motions to dismiss for failure to state a claim. Kay v.
Bemis, 500 F.3d 1214, 1217-18 (10th Cir. 2007).
se plaintiff's complaint must be broadly construed under
this standard. Erickson v. Pardus, 551 U.S. 89, 94
(2007); Haines v. Kerner, 404 U.S. 519, 520 (1972).
The generous construction to be given to the pro se
litigant's allegations, however, “does not relieve
the plaintiff of the burden of alleging sufficient facts on
which a recognized legal claim could be based.”
Hall v. Bellmon, 935 F.2d 1106, 1110 (10th Cir.
1991). Notwithstanding a pro se plaintiff's various
mistakes or misunderstandings of legal doctrines or
procedural requirements, “if a court can reasonably
read the pleadings to state a valid claim on which the
plaintiff could prevail, it should do so . . . .”
Id. A reviewing court need not accept “mere
conclusions characterizing pleaded facts.” Bryson
v. City of Edmond, 905 F.2d 1386, 1390 (10th Cir. 1990).
“While a complaint attacked by a Rule 12(b)(6) motion
to dismiss does not need detailed factual allegations, a
plaintiff's obligation to provide the grounds of his
entitlement to relief requires more than labels and
conclusions, and a formulaic recitation of the elements of a
cause of action will not do.” Twombly, 550
U.S. at 555 (quotations and citations omitted). The court
“will not supply additional factual allegations to
round out a plaintiff's complaint or construct a legal
theory on a plaintiff's behalf.” Whitney v. New
Mexico, 113 F.3d 1170, 1173-74 (10th Cir. 1997).
initial matter, Plaintiff's claim for his mental anguish
is not viable. “No Federal civil action may be brought
by a prisoner confined in a jail, prison, or other
correctional facility, for mental or emotional injury
suffered while in custody without a prior showing of physical
injury . . . .” 42 U.S.C. § 1997e(e). While claims
for mental and emotional distress can be brought pursuant to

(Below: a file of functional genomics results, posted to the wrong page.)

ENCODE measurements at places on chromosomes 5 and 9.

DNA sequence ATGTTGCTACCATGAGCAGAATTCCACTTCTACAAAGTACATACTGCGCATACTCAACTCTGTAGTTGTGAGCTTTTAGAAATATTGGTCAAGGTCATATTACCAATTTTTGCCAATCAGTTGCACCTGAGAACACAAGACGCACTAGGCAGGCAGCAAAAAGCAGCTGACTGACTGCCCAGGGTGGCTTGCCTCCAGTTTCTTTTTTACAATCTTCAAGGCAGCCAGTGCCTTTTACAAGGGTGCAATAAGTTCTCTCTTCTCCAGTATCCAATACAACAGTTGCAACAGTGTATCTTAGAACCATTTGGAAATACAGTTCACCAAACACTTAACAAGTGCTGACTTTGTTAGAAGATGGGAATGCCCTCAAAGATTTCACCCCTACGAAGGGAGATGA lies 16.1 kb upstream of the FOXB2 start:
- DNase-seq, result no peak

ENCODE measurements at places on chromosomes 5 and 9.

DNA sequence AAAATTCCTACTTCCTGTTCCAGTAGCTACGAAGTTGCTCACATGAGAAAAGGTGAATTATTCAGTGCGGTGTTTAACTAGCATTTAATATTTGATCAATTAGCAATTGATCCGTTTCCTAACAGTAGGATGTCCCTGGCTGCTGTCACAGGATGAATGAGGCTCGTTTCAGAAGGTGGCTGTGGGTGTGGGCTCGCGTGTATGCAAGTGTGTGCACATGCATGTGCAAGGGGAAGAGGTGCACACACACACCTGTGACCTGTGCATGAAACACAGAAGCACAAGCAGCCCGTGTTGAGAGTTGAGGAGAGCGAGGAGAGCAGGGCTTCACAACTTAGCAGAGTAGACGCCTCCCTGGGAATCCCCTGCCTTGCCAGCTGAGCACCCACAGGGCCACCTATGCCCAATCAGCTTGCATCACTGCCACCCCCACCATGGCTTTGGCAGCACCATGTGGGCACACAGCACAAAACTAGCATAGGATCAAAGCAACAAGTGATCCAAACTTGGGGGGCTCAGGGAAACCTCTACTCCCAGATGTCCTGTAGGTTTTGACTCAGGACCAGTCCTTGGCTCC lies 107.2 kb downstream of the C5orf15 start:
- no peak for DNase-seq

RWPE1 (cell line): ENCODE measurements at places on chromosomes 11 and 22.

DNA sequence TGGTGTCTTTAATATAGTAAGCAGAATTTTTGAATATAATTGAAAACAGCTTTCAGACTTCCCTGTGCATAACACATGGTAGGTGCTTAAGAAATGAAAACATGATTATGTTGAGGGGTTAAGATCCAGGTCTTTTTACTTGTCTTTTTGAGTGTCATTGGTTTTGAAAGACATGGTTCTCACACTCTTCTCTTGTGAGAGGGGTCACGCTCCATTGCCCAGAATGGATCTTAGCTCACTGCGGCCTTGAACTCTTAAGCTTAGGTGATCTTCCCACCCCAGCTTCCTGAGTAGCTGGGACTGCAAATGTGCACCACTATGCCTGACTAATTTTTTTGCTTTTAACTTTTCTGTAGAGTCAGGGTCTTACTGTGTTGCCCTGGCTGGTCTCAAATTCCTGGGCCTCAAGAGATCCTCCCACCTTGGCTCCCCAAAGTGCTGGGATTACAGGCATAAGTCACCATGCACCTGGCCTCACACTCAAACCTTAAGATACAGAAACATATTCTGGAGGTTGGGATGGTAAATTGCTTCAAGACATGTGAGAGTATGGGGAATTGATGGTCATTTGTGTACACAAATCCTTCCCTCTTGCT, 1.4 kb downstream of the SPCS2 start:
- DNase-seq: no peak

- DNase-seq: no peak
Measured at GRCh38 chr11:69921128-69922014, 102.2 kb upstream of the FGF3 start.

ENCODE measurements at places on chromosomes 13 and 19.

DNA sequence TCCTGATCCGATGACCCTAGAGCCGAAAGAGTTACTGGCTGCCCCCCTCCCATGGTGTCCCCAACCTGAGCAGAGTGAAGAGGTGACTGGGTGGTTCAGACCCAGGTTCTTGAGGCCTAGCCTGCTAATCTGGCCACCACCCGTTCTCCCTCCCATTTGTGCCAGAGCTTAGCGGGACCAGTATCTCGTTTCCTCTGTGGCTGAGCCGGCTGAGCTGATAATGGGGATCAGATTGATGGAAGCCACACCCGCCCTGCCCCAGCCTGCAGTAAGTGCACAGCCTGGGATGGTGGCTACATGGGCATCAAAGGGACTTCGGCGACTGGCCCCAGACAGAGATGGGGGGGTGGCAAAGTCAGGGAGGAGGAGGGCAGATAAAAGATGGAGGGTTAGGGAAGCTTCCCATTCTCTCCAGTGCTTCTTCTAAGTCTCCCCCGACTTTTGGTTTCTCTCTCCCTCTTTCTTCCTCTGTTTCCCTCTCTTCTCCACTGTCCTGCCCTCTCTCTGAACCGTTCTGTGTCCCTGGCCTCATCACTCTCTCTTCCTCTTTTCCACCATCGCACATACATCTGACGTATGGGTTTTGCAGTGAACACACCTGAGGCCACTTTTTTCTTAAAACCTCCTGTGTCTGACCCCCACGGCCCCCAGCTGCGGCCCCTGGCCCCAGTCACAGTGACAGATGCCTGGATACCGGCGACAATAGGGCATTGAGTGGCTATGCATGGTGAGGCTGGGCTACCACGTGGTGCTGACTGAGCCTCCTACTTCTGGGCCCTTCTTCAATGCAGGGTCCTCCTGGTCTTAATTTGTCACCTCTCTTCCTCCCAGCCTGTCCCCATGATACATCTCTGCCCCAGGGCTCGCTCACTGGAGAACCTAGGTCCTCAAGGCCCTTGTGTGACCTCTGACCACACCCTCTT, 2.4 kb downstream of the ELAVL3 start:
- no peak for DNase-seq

§ 1983, § 1997e(e) provides that “such a suit
cannot stand unless the plaintiff has suffered a physical
injury in addition to mental or emotional harms.”
Perkins v. Kansas Dep't of Corr., 165 F.3d 803,
807 (10th Cir. 1999) (quotations omitted). Plaintiff has not
made this showing.
to the extent Plaintiff is alleging a claim for defamation,
there is no § 1983 cause of action for defamation.
See Siegert v. Gilley, 500 U.S. 226, 234 (1991)
(stating that there is no “constitutional protection
for the interest in reputation”). Therefore, this claim
also is meritless.
the Court finds Defendant Muskogee Police Department is not a
proper party in this civil rights action. “Courts
routinely dismiss § 1983 claims that name and seek to
impose liability directly upon municipal and county police
departments because police departments are not separate
suable entities.” Harper v. City of Cortez,
No. 14-2984-KLM, 2015 WL 4720311, at *5 (D. Colo. Aug. 10,
2015) (citing cases) (unpublished). See also Martinez v.
Winner, 771 F.2d 424, 444 (10th Cir. 1985), vacated
on other grounds by Tyus v. Martinez, 475 U.S. 1138
(1986) (“The ‘City of Denver Police
Department' is not a separate suable entity”).
Defendant Nalani Ching, Muskogee County prosecutor, she is
entitled to prosecutorial immunity. A prosecutor possesses
prosecutorial immunity from § 1983 lawsuits for damages
which are predicated on her performance of functions
“in initiating a prosecution and in presenting the
State's case.” Imbler v. ...